My mother’s death
For the past 15 years we’ve assumed that I would die before my mother. Nobody hated that idea more than mom. As Ginny and I have said many times since the death of our son Preston twelve years ago, parents aren’t meant to outlive their children.
My medical condition has encouraged me to think about death more than I naturally would have. A year ago mom wasn’t very happy. She could recognize the nasty effects of the dementia that was eating away at her. One of the most social people on the planet, she couldn’t keep up with conversations. She didn’t feel good. She often didn’t know where she was. Although I worried what mom’s death would do to my sister, who had built much of her life around caring for our mother, I thought mom should die then. It turns out I was wrong. She moved into an area at her retirement community for more advanced dementia cases and she thrived there. She was smiling and happy. The last seven or eight months have been good. The dementia helped her forget my condition. Last week she made her exit gracefully. There was little pain or suffering. We don’t know how much of our conversation was able to pierce her coma, but at least we had our chance to say goodbye. She’d had 90 years and only one of them–the year my dad died–was less than wonderful.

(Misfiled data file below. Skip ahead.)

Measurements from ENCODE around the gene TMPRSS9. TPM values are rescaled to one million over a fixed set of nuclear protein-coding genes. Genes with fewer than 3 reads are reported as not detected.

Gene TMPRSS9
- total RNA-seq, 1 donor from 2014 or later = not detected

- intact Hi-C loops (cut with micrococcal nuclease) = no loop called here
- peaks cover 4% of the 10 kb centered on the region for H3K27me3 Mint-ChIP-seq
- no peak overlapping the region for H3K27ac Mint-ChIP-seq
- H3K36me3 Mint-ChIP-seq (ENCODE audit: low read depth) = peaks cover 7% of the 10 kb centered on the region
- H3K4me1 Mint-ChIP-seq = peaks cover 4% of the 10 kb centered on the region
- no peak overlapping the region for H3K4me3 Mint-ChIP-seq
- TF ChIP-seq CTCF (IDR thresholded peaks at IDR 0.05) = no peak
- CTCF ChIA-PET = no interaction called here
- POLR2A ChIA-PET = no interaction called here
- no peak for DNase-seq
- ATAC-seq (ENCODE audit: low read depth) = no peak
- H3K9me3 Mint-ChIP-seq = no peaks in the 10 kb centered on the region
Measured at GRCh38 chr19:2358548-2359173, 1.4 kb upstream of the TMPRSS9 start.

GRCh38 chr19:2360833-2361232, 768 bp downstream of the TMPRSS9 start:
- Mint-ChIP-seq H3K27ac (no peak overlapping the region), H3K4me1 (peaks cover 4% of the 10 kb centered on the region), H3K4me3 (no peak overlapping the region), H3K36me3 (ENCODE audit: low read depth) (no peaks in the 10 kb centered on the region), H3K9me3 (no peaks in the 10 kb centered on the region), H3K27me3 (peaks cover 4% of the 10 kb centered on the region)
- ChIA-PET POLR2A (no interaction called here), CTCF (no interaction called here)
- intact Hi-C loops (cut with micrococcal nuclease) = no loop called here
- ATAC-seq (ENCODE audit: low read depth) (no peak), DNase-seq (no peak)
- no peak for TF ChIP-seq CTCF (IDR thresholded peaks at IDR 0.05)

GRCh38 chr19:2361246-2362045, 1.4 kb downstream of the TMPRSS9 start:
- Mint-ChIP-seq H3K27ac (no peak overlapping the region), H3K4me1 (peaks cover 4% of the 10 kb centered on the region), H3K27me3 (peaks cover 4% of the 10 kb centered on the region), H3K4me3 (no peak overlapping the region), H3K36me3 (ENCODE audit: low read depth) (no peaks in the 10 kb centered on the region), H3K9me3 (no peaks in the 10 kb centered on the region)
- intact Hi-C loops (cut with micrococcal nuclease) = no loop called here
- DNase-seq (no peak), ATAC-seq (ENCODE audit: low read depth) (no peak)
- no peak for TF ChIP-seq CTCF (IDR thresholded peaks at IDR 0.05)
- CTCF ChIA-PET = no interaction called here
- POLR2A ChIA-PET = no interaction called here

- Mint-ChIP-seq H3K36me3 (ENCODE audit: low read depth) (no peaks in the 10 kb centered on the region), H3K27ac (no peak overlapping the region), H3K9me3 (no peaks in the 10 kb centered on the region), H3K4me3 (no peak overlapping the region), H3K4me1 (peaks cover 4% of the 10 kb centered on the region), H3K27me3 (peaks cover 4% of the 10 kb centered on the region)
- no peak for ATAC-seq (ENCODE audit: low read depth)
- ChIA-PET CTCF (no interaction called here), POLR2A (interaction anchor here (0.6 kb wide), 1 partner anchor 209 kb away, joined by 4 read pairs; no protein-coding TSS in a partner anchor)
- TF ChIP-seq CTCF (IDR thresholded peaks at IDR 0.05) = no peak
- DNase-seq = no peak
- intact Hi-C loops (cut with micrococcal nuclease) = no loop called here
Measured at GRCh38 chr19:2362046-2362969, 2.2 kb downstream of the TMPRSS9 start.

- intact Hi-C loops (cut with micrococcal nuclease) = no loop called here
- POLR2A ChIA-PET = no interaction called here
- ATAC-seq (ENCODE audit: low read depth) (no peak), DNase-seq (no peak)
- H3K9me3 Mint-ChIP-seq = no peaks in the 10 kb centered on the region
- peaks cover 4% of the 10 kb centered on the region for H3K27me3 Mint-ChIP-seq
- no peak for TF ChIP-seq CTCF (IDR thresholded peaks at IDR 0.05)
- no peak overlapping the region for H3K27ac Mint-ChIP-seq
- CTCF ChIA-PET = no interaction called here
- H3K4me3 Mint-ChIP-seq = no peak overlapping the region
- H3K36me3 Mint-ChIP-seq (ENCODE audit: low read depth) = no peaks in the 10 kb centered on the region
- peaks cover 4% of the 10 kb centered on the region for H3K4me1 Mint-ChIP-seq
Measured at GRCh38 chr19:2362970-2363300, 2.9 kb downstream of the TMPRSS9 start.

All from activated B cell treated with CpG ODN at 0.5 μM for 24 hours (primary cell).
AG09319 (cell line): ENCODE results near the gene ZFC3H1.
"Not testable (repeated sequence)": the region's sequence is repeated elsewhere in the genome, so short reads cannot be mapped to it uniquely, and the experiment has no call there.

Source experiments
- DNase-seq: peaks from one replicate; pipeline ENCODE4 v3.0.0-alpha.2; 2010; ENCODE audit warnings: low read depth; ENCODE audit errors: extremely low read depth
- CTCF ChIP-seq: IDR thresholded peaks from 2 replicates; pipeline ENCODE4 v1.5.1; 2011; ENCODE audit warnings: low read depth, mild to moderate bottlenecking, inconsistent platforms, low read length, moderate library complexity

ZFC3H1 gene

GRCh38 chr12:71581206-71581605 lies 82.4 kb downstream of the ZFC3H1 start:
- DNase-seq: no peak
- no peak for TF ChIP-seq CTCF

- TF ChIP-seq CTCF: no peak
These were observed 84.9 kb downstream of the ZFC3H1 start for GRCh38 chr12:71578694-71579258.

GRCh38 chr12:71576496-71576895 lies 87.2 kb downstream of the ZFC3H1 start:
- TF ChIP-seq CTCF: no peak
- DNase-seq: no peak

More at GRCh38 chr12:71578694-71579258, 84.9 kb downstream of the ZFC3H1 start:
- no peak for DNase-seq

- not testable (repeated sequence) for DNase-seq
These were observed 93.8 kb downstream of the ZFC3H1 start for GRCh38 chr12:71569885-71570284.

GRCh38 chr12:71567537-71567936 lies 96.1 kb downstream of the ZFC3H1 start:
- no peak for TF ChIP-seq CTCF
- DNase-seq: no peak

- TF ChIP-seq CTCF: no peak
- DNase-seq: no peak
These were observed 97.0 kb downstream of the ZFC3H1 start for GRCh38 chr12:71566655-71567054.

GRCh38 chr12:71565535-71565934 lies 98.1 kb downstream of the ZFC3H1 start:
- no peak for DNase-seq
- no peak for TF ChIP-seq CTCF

She died like I want to die. Maybe that’s why I haven’t shed any tears about her passing, not even as I comforted cousins who were weeping. I choked up once or twice, but I didn’t even have to fight back tears. It’s felt like everything has happened the way it’s supposed to happen. Patti and Ginny feel the same way.
The right kind of death can be a gift.